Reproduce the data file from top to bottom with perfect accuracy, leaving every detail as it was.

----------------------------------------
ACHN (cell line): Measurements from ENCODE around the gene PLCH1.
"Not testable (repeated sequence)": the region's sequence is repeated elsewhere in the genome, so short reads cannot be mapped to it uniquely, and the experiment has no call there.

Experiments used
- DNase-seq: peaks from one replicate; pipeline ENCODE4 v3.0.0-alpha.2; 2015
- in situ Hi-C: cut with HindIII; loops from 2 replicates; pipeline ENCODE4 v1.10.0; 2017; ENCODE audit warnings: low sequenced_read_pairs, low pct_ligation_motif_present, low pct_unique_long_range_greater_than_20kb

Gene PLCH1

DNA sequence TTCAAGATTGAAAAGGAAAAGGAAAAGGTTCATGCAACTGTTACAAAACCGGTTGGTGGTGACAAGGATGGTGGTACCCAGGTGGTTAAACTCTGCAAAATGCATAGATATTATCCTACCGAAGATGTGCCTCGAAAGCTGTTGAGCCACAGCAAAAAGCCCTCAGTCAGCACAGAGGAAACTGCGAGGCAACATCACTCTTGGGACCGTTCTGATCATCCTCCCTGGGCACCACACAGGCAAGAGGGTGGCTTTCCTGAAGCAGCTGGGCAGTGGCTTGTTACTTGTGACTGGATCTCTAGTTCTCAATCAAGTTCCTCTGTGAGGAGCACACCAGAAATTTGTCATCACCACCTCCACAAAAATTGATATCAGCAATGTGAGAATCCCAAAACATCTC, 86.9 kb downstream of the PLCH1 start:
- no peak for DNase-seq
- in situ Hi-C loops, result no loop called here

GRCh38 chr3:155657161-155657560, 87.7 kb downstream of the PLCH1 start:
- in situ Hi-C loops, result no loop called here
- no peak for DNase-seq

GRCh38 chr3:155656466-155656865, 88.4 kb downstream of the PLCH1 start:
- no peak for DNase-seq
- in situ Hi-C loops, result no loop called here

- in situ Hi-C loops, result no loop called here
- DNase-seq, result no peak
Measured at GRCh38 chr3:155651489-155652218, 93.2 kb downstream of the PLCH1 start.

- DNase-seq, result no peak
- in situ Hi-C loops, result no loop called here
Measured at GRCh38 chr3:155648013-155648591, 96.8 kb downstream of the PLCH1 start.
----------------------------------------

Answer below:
ACHN (cell line): Measurements from ENCODE around the gene PLCH1.
"Not testable (repeated sequence)": the region's sequence is repeated elsewhere in the genome, so short reads cannot be mapped to it uniquely, and the experiment has no call there.

Experiments used
- DNase-seq: peaks from one replicate; pipeline ENCODE4 v3.0.0-alpha.2; 2015
- in situ Hi-C: cut with HindIII; loops from 2 replicates; pipeline ENCODE4 v1.10.0; 2017; ENCODE audit warnings: low sequenced_read_pairs, low pct_ligation_motif_present, low pct_unique_long_range_greater_than_20kb

Gene PLCH1

DNA sequence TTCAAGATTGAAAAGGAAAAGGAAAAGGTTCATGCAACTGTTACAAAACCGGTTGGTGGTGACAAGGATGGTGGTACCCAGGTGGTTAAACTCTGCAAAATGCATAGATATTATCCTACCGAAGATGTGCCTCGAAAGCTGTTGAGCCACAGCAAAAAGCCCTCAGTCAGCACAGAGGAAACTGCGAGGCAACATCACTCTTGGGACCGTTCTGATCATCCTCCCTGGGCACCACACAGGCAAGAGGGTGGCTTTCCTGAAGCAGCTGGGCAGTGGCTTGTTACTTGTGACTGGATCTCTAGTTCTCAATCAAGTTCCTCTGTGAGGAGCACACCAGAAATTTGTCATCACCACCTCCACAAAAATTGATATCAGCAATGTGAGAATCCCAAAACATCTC, 86.9 kb downstream of the PLCH1 start:
- no peak for DNase-seq
- in situ Hi-C loops, result no loop called here

GRCh38 chr3:155657161-155657560, 87.7 kb downstream of the PLCH1 start:
- in situ Hi-C loops, result no loop called here
- no peak for DNase-seq

GRCh38 chr3:155656466-155656865, 88.4 kb downstream of the PLCH1 start:
- no peak for DNase-seq
- in situ Hi-C loops, result no loop called here

- in situ Hi-C loops, result no loop called here
- DNase-seq, result no peak
Measured at GRCh38 chr3:155651489-155652218, 93.2 kb downstream of the PLCH1 start.

- DNase-seq, result no peak
- in situ Hi-C loops, result no loop called here
Measured at GRCh38 chr3:155648013-155648591, 96.8 kb downstream of the PLCH1 start.